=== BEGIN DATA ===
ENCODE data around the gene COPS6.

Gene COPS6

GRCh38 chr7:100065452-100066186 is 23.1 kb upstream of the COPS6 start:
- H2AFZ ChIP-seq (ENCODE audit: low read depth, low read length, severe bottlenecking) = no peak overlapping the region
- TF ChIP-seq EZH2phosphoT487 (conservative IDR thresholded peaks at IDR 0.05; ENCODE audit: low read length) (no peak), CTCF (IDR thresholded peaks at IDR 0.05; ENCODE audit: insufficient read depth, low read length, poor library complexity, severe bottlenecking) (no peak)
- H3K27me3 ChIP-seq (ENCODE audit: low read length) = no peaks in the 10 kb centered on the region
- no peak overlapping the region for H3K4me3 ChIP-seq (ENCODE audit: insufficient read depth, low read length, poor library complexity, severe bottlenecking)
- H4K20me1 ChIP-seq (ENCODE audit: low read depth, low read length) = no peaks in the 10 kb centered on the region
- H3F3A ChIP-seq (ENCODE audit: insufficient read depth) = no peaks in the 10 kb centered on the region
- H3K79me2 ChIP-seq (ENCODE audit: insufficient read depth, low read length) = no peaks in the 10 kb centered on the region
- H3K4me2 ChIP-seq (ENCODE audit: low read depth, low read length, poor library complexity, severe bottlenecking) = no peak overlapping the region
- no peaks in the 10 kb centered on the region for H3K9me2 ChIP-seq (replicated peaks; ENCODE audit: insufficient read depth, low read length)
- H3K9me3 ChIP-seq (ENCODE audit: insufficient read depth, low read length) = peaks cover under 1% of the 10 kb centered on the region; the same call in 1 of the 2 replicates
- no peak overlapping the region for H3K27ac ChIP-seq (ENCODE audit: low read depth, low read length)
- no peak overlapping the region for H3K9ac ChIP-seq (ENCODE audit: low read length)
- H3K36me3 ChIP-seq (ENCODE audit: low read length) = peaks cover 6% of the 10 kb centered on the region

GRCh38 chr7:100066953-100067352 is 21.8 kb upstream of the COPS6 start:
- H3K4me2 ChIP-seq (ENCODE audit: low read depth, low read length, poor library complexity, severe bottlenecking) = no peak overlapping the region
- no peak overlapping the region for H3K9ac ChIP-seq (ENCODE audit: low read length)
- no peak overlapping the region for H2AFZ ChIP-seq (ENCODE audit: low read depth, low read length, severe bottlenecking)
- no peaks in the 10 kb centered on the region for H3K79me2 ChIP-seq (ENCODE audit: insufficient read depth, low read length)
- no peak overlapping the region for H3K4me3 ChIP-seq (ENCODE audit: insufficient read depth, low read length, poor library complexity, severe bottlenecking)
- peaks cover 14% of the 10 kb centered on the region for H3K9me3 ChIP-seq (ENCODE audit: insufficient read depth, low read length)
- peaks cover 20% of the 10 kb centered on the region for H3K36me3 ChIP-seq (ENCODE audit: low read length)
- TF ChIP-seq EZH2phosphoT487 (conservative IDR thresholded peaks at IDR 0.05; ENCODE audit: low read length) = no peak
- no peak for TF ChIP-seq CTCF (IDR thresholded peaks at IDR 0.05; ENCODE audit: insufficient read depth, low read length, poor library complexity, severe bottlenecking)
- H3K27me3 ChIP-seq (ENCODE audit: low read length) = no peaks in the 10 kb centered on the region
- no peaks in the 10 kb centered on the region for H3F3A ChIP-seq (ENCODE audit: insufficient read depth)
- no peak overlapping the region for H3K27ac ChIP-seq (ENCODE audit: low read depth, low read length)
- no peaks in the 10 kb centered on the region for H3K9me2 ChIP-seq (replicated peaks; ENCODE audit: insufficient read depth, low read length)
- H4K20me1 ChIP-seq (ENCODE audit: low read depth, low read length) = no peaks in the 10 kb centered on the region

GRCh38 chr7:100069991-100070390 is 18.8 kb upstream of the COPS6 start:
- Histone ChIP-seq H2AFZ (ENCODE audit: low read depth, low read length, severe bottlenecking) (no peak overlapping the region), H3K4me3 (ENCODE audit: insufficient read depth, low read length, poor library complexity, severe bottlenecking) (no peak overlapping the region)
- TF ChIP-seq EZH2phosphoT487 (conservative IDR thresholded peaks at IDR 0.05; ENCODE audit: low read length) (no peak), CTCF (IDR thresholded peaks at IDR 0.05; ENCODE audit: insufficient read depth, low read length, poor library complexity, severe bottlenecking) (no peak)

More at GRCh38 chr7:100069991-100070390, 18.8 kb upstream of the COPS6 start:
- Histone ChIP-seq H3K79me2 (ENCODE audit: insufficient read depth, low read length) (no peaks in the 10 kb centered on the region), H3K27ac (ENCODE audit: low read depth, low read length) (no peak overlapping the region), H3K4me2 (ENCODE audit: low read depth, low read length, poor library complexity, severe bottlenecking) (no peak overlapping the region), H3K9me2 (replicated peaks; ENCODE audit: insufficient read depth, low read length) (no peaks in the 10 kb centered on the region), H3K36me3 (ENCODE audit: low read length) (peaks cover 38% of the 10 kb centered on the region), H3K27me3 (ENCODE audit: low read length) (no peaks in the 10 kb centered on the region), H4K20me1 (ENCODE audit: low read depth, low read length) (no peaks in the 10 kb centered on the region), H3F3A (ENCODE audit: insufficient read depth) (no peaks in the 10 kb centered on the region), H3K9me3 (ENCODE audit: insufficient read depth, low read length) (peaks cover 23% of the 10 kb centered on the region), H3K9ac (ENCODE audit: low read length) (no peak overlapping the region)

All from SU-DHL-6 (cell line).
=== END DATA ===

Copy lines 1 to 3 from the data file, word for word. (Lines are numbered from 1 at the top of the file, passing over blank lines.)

ENCODE data around the gene COPS6.

Gene COPS6

GRCh38 chr7:100065452-100066186 is 23.1 kb upstream of the COPS6 start: